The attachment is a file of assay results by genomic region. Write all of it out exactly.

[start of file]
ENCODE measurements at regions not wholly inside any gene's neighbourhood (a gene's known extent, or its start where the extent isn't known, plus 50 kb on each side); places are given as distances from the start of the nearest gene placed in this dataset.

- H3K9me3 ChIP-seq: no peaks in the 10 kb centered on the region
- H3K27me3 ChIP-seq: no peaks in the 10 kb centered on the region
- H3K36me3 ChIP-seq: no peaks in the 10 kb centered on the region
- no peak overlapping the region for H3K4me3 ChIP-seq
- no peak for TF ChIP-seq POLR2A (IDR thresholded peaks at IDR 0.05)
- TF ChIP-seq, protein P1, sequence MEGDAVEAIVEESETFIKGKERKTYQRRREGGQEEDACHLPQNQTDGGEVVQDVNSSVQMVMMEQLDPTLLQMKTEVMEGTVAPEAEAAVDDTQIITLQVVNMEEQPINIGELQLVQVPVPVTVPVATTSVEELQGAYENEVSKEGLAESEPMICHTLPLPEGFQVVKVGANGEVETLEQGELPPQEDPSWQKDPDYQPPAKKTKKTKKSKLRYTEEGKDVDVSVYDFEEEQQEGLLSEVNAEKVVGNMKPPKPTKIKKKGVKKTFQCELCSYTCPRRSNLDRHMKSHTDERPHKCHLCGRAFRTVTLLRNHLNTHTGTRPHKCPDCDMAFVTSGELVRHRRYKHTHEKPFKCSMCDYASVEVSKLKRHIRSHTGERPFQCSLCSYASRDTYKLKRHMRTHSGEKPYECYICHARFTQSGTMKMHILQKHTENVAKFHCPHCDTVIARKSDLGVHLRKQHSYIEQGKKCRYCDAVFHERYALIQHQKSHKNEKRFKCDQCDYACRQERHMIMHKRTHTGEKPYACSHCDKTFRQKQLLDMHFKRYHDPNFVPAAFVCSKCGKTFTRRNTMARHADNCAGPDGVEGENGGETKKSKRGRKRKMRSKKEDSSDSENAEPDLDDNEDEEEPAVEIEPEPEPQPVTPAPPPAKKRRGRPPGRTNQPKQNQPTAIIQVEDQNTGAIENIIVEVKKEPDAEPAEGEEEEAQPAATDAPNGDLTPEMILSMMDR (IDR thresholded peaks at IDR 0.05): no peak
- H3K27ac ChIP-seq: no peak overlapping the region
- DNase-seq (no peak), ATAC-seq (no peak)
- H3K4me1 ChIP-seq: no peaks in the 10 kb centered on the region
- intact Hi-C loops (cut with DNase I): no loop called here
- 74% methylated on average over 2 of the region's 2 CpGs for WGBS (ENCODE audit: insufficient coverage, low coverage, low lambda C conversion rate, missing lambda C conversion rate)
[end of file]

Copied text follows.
ENCODE measurements at regions not wholly inside any gene's neighbourhood (a gene's known extent, or its start where the extent isn't known, plus 50 kb on each side); places are given as distances from the start of the nearest gene placed in this dataset.

- H3K9me3 ChIP-seq: no peaks in the 10 kb centered on the region
- H3K27me3 ChIP-seq: no peaks in the 10 kb centered on the region
- H3K36me3 ChIP-seq: no peaks in the 10 kb centered on the region
- no peak overlapping the region for H3K4me3 ChIP-seq
- no peak for TF ChIP-seq POLR2A (IDR thresholded peaks at IDR 0.05)
- TF ChIP-seq, protein P1, sequence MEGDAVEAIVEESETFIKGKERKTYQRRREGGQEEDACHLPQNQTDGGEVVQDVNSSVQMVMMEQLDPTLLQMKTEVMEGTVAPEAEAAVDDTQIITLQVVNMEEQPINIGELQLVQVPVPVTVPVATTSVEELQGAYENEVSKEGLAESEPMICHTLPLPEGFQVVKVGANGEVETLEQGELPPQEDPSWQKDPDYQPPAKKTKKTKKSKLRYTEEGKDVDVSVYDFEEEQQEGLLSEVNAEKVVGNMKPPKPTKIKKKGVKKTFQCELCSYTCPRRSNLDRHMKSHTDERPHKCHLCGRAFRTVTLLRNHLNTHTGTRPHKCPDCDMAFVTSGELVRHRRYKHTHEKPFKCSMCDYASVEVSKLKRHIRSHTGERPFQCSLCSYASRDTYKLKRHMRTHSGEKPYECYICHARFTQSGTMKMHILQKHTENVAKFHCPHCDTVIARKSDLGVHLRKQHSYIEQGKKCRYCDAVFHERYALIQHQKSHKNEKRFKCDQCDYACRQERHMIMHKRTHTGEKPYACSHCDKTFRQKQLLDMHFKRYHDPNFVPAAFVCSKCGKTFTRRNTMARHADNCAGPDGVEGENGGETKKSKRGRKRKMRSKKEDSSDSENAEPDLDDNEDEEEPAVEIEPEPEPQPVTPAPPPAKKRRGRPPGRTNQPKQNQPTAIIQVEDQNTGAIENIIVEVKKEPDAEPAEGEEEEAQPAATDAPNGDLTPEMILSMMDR (IDR thresholded peaks at IDR 0.05): no peak
- H3K27ac ChIP-seq: no peak overlapping the region
- DNase-seq (no peak), ATAC-seq (no peak)
- H3K4me1 ChIP-seq: no peaks in the 10 kb centered on the region
- intact Hi-C loops (cut with DNase I): no loop called here
- 74% methylated on average over 2 of the region's 2 CpGs for WGBS (ENCODE audit: insufficient coverage, low coverage, low lambda C conversion rate, missing lambda C conversion rate)